Website & Writing Experience as a Communication Student

Website & Writing Experience as a Communication Student

By: Nicole Freeston
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As Communication students, we learn about the history of media and major theorists, both of which teach us how to be critical and to write effective arguments in our term papers. Though this is all helpful, upon graduation, most of the job openings we encounter may require us to have more technical skills, something not necessarily taught in Communication courses. This was my reality when I was accepted into the Website Department at Canucks Sports and Entertainment for the 2009-2010 season for my first work term. As a hockey fan, I knew that was the most visited website in the National Hockey League with the largest fan base. However, it was eye-opening to learn the extent of the necessary technical skills for this position.

Prior to my time with, I had minimal website skills, which were self-taught. The position also required me to take photos at the team’s morning practices. I had zero professional experience with photography and writing sports news. My only writing experience was from school and a couple of online magazines. Therefore, you can imagine my fear of making mistakes without any knowledge of hockey lingo or much photography or website experience. My daily routine consisted of photographing the team’s practice, followed by interviews in the Canucks dressing room with fellow members of the press. I initially felt inexperienced recording interviews with players and coaches, but eventually built up enough courage to ask my own interview questions in the media scrums in front of industry professionals. I would then write a daily online news column called the ‘Canucks Report’ that consisted of mainly injury updates, lineup changes and game previews. After that I would edit my photos from that day using Photoshop and upload the gallery along with my article onto the website. I would also attend all of the home games and update various parts of the website after the game was over.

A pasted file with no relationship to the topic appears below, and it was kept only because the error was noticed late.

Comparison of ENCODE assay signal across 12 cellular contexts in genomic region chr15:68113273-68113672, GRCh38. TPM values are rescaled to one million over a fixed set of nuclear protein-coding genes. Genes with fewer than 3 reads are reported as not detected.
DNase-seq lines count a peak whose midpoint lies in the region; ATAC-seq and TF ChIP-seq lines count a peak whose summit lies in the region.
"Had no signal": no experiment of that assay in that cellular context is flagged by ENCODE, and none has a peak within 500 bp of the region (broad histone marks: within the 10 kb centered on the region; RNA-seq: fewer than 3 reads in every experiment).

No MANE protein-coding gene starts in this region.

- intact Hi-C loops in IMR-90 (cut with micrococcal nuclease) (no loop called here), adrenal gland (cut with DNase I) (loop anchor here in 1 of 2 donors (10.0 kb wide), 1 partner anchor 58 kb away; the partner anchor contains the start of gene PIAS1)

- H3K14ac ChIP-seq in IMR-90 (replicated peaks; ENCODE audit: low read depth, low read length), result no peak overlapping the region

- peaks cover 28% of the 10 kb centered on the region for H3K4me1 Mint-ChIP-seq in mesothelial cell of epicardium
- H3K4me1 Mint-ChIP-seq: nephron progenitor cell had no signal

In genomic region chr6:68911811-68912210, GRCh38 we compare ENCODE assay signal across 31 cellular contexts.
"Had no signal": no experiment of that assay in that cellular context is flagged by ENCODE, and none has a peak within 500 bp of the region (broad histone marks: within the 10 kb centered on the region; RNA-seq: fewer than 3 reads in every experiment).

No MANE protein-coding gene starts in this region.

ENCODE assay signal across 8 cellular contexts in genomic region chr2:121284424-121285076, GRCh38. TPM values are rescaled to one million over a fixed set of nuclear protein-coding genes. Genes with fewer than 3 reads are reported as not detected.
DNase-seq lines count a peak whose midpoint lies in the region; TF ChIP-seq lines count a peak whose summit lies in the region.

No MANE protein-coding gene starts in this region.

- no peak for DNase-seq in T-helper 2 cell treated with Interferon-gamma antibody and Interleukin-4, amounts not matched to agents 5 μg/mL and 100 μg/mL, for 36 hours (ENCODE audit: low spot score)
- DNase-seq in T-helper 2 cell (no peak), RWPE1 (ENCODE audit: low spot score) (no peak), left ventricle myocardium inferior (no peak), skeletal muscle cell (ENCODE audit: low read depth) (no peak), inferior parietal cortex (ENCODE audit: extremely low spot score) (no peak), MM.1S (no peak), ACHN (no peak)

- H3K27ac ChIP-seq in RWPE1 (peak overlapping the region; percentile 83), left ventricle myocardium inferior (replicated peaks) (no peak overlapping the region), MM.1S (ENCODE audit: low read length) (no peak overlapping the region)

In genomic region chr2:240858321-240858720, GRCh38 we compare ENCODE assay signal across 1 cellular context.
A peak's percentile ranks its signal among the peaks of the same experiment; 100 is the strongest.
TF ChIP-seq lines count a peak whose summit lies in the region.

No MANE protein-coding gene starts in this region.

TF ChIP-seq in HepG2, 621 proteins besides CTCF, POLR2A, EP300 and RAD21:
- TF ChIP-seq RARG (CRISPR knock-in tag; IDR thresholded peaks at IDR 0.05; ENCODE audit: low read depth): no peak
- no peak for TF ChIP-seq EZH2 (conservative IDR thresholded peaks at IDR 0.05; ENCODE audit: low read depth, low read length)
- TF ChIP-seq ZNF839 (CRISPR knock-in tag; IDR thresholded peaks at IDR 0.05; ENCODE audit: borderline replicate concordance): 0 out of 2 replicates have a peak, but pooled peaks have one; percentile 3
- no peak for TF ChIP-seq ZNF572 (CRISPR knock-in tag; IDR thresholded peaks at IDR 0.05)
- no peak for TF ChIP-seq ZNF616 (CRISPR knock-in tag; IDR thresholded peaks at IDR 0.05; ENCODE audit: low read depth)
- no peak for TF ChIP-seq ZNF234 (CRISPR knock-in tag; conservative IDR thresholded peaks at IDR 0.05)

I struggled mostly with writing, but after reading as much sports news written by professionals as I could, my articles needed less editing each time and I adapted the ‘sports’ aesthetic in my writing. Also, because is essentially the voice of the team and the number one source for Canucks news, I had to meet deadlines so other sources would not be reporting news before did. I learned all of the technical skills I needed on the job from my amazing supervisors and co-workers in the Canucks Website Department. My experience as a web reporter for was probably one of the most valuable and fulfilling experiences of my life so far. I felt like a real reporter, and to write for one of the most viewed websites in Vancouver was a huge honour.

I left the Vancouver Canucks with a passion for web reporting, and realized how important it is for Communication students to have those technical skills in such a competitive industry. With the direction the industry is going, a lot of positions may require technical skills that are not taught in school. If I didn’t do any writing outside of school or teach myself the basics of web design, I may not have been offered the position in the first place. It’s so important to do more than what is asked of you in school in order to stand out and to show that you put in the effort to learn different things on your own time. Things like volunteering for online magazines as a writer or starting up your own blog can go a long way!


Posted on March 20, 2012